The Internet is such an interesting place. One of the most powerful things about it is that it’s lowered the bar for people to self-publish. It used to be that you could trust something that was published, due in large part to the high barrier to entry to publishing and a tacit agreement among publishers to have a certain journalistic integrity.
Unfortunately, that’s all changed with the advent of the Internet. Anyone with a blog, or a video camera, can become an instant journalist and newsmaker. Sometimes, it works out well as we saw with the coverage of the Iranian elections, but more often there are opportunistic people, with low morals, who end up snookering people looking for a little information and news to fill their day, or more importantly – who take to the Internet to do important legal work. Take this lady here….
She recently made a splash as Jenny – The Dry-Erase Girl. She quit her job in an unusual fashion – by posting photos of her using a dry-erase board to give her reasons, including outing her boss as having bad-breath and spending his days playing Farmville on Facebook. Funny, right? Except, all untrue. “Jenny” is Elyse Porterfield, an actress who was hired to perpetrate this hoax.
Look, no one got hurt by this – it was a fairly harmless hoax. But, lots of people accepted it as true, simply because it was posted on the Internet. The news of her “quitting” circulated the web with many people latching onto it as a real news story and sharing the information (as true) with their friends and loved ones. On the other hand, you might have heard about the JetBlue flight attendant who quit his job in his own spectacular fashion…that one was true. How do you tell the difference?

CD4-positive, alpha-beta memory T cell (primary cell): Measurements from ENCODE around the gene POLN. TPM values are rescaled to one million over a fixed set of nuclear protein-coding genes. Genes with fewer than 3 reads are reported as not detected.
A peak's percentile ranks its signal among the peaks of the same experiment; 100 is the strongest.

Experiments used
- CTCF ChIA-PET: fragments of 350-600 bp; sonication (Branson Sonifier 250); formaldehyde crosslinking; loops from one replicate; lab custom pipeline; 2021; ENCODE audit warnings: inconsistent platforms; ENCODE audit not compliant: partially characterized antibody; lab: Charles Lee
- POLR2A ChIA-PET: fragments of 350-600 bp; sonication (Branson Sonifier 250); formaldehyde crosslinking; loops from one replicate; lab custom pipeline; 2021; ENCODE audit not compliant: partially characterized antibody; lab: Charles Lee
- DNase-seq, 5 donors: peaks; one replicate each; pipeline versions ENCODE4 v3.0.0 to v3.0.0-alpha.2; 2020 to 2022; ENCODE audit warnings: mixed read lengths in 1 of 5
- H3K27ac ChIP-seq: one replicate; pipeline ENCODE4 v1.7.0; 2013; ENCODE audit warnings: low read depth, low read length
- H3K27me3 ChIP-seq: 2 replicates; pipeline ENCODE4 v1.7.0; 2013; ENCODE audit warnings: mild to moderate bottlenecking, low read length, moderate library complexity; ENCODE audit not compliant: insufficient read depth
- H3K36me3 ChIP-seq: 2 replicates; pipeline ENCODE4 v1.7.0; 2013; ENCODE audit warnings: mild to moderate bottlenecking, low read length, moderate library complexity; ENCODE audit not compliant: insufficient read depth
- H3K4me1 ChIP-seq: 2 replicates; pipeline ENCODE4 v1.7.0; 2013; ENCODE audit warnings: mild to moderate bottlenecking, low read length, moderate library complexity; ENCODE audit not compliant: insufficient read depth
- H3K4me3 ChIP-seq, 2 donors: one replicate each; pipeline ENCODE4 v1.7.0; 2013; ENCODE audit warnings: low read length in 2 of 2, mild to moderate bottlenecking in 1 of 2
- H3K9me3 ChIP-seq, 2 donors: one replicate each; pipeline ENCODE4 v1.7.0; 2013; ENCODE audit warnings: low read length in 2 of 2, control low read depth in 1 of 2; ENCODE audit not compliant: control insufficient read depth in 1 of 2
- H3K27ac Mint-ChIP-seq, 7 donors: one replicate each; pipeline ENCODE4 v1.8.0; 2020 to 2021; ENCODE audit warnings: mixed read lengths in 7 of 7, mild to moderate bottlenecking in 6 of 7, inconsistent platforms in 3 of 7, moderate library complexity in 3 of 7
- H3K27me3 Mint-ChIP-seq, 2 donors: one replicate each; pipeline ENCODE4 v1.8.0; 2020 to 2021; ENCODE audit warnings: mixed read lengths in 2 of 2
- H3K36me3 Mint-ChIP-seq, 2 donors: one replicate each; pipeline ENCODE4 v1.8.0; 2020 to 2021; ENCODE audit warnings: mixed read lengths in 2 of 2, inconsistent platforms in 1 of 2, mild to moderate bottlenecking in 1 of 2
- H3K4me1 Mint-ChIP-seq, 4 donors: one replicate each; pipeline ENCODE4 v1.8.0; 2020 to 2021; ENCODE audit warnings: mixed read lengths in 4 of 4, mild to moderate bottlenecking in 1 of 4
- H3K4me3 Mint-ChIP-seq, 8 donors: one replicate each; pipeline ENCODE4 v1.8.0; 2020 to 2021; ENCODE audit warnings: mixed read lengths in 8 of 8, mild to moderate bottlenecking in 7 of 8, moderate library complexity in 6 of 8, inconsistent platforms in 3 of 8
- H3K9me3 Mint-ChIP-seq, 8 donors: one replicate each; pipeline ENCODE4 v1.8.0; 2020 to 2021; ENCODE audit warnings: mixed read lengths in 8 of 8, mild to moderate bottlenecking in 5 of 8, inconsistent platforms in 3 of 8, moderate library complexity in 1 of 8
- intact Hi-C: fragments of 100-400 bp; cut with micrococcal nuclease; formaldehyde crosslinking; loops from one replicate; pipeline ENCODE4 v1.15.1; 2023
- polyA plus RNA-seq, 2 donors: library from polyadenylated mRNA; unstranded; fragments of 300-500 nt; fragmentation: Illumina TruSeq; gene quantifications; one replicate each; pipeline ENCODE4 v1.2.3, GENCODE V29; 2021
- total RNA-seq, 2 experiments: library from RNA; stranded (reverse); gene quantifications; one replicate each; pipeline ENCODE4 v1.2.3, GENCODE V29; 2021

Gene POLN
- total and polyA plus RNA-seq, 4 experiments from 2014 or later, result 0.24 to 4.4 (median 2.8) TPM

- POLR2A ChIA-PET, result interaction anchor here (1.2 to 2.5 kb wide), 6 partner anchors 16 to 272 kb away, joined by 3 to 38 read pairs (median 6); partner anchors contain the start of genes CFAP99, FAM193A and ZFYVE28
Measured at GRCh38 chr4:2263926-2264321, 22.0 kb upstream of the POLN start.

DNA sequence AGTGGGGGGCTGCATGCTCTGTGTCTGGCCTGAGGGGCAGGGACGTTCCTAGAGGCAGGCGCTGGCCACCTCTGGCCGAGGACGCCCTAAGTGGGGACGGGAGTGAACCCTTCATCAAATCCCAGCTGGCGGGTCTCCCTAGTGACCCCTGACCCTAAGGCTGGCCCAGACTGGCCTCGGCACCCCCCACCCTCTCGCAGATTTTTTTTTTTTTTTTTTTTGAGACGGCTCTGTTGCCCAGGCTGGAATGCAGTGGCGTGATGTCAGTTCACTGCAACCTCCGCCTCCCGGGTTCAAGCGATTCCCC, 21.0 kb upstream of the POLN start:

The same is going on with less sensational issues, like estate planning and legal services. There are plenty of people who are holding themselves out as the providers of legal services and legal solutions. Except – they are who they say they are only by virtue of what they write about themselves on the Internet. It’s a formula that can create a real mess – especially in the realm of estate planning where the effectiveness of the plan is known only in moments of crisis or after you die – situations where there is no time to cure the problems.
If you insist on doing your estate planning on the Internet with a company like LegalZoom or RocketLawyer (or even Suze Orman’s WillMaker), at arm’s length and without the investment in creating a real relationship with an actual person (where you can judge competence and reliability for yourself), please understand you are taking a risk that the company isn’t what they say they are (unless they finally start saying they are a for-profit enterprise hell bent on making money), the documents may not do what you think they’ll do. There will be no one around to complain to when these companies and fly-by-night solutions disappear and your loved ones are left holding the bag with an estate plan that does something you’d never want.
On a less ominous note – enjoy this clip – it illustrates my point very well.
Posted by Victor Medina, Medina Law Group, LLC